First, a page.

Asia Pacific Media Educator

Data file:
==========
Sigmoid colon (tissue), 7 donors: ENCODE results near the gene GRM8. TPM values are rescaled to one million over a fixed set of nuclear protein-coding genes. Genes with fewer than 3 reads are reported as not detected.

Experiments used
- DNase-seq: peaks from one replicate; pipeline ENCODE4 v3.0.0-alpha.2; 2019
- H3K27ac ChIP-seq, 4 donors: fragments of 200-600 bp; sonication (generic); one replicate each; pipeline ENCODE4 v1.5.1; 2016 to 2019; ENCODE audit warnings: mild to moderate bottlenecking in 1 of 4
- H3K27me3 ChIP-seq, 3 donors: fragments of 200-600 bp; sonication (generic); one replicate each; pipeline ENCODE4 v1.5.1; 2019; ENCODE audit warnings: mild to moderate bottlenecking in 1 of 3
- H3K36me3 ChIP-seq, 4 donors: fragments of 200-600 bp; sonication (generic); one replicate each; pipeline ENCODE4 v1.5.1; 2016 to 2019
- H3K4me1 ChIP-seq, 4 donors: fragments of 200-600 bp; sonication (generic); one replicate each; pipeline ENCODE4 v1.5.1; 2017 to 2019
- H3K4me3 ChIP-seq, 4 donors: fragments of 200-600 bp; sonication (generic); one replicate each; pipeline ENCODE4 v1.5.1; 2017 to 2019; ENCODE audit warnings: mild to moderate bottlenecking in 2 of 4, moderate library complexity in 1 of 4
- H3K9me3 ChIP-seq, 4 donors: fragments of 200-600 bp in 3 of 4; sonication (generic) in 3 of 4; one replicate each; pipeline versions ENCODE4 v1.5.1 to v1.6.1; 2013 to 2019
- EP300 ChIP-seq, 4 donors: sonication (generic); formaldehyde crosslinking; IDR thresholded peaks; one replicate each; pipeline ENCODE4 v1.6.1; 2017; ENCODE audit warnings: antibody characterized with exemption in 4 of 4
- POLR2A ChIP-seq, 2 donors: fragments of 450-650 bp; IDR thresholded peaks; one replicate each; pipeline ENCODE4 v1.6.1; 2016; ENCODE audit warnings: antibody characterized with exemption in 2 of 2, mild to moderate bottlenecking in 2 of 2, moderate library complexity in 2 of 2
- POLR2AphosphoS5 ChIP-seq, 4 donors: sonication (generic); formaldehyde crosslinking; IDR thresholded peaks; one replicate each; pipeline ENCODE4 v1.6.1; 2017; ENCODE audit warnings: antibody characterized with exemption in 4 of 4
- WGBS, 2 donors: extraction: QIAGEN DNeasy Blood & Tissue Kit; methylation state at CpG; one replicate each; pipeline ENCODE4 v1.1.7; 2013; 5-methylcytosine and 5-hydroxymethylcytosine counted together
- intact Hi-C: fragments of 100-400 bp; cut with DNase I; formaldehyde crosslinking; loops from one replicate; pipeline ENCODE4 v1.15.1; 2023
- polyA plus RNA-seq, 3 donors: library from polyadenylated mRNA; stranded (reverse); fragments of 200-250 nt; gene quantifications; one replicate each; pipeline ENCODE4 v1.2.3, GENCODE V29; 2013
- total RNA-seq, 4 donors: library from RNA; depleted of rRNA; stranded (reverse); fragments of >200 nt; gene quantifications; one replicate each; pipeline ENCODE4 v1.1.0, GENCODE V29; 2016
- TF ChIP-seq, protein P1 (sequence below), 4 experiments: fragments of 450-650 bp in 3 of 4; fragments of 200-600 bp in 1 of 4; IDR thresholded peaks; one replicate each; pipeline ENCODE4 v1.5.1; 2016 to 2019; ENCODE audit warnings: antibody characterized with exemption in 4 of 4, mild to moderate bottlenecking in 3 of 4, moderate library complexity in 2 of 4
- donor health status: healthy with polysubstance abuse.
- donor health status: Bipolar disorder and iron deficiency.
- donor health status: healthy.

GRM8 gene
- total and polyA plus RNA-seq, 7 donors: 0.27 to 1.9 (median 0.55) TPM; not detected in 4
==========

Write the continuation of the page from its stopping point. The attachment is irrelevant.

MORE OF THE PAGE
An anti-corruption agency raids seven newsrooms. The government considers national security legislation with far-reaching repercussions for journalists. Privacy laws targeting paparazzi and others in the media are proposed. A broadcaster is admonished for comments made on air to public officials. An editor is jailed for contempt of court. These events and others in Hong Kong over the past several years demonstrate the volatility of media law developments in the Special Administrative Region, now part of the People’s Republic of China. Since the 1997 return of the former British colony to Chinese sovereignty, Hong Kong has been struggling to define and shape the legal terrain on which journalists operate. The imposition of the Basic Law, Hong Kong’s mini-Constitution; a dramatic rise in libel suits; new laws and proposed legislation attempting to rein in an active media, and the fact that Hong Kong no longer has to automatically apply British common law to issues that arise have resulted in a Byzantine environment for the evolution of media law.